Socialists, everywhere, have a one-track mindset: “Tax! Tax! Tax!” It never seems to occur to them that the way to run a successful, flourishing economy is two-fold: firstly, government must live within its means; secondly, it should do everything possible to improve productivity. After all, taxation income is but part of a money-go round within the country’s borders, whereas export earnings do truly represent income and, therefore, an enhancement of the country’s wealth. Then again, that wouldn’t fit Labour’s “politics of envy”, would it? Graham
This would be a foot in the door to taxing anything someone sold; furniture, household items no longer needed. Better to tax profiteers who on sell properties for quick profit. Nick
We unfortunately have again entered the arena of “Tax and Spend”. Wealth redistribution, a true Marxist sentiment, has not worked successfully anywhere in history, and is a disincentive to growth and employment opportunities. The imposition of this tax will not assist in building more houses, but is simply another means of gouging the taxpayer to gain more funds for the support of socialist ambitions. Michael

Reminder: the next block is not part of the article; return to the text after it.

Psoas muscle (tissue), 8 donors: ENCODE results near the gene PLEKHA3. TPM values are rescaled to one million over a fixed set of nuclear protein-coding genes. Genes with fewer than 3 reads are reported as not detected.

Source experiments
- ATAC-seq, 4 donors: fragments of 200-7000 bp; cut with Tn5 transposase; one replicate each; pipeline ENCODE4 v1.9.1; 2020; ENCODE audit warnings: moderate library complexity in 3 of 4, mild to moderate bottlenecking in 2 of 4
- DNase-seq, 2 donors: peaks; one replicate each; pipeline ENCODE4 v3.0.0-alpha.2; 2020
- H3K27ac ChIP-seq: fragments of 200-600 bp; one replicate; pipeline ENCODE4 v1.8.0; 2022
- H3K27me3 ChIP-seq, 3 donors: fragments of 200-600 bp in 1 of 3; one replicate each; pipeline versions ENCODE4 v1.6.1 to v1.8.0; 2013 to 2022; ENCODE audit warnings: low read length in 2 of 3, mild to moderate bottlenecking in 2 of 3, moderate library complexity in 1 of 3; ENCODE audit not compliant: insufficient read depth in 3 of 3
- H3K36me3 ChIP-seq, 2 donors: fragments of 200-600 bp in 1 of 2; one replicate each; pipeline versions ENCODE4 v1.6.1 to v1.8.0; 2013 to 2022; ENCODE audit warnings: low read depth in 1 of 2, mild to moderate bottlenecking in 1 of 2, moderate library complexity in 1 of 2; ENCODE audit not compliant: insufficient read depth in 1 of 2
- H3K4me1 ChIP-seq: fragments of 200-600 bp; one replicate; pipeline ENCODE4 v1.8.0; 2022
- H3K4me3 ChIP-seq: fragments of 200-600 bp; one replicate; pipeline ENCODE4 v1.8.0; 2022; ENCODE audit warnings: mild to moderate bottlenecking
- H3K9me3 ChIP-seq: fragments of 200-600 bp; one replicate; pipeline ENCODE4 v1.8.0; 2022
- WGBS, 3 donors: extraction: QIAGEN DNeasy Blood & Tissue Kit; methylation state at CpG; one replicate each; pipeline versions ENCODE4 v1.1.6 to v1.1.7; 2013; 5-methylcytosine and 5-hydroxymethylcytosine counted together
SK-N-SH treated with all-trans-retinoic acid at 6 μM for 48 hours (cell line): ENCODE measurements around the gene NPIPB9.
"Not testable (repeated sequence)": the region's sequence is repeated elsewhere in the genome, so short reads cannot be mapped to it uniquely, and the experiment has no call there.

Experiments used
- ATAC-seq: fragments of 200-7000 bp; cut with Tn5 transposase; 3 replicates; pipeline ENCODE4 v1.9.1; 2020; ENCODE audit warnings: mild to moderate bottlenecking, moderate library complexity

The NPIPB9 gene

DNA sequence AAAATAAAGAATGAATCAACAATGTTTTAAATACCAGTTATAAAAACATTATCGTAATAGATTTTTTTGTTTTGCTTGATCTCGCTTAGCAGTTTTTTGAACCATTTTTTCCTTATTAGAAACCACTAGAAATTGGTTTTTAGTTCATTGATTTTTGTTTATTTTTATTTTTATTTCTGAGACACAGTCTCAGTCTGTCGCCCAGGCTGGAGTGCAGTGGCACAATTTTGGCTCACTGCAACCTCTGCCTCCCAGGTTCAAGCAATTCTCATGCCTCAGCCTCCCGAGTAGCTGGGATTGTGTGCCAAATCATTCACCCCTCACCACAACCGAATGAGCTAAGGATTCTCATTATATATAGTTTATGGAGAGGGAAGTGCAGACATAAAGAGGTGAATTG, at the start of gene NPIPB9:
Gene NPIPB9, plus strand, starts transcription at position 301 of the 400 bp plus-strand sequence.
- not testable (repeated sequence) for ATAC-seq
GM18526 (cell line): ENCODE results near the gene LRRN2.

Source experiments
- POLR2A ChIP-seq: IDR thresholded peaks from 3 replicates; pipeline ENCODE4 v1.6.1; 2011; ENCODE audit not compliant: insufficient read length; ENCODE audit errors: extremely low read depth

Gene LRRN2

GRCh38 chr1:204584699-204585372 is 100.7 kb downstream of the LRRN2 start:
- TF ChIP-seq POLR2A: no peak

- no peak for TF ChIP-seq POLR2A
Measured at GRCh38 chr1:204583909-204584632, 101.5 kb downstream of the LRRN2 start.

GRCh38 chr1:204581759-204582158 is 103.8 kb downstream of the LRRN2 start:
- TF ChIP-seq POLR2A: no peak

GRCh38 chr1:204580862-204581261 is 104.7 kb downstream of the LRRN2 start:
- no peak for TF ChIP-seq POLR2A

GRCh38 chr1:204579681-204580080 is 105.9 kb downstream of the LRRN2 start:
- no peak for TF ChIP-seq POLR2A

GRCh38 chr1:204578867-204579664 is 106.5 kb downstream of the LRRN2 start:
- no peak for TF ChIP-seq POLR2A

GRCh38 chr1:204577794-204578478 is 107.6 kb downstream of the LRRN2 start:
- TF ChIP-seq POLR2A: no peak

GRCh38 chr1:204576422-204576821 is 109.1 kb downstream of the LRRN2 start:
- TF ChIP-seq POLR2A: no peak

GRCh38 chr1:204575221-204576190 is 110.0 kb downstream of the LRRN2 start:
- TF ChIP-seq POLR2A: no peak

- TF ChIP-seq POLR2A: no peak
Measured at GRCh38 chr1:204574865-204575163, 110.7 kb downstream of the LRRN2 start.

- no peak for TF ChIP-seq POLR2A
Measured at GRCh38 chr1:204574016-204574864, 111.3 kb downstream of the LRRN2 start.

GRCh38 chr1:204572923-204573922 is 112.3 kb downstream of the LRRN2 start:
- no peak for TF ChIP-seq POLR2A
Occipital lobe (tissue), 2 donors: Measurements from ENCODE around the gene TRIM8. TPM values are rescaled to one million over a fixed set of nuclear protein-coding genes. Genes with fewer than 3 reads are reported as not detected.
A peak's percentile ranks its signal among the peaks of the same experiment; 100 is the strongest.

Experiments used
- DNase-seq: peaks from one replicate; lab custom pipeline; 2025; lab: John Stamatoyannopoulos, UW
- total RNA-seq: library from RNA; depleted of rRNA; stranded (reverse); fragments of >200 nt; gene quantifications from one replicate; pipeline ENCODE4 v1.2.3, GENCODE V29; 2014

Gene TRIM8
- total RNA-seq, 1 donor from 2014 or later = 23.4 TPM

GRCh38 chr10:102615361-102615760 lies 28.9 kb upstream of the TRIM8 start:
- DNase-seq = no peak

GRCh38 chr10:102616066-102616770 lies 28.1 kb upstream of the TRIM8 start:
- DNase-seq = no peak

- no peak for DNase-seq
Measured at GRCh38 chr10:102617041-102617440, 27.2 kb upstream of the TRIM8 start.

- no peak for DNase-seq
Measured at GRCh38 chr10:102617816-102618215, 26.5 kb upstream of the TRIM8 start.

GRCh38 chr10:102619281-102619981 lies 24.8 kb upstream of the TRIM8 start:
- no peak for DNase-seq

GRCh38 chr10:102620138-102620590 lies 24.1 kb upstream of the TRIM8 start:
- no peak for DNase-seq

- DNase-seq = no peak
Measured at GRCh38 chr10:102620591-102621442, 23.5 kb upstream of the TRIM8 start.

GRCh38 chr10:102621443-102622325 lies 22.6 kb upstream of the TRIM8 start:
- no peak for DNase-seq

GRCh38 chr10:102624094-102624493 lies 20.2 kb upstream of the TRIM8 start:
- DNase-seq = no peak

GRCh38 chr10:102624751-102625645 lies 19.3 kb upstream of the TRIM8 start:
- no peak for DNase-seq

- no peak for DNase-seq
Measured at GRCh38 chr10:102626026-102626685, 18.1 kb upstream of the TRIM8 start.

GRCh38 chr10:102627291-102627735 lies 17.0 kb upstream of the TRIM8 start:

It is an invitation to reword the Tax and increase the take to meet the extravagant promises already in train Warren
Capital gains is a misnomer – it is actually indicative of the real inflation that is taking place. Alan
Difficult to Understand all of this !! David
Continued expansion of government means more tax will be clawed in to support socialist ventures. John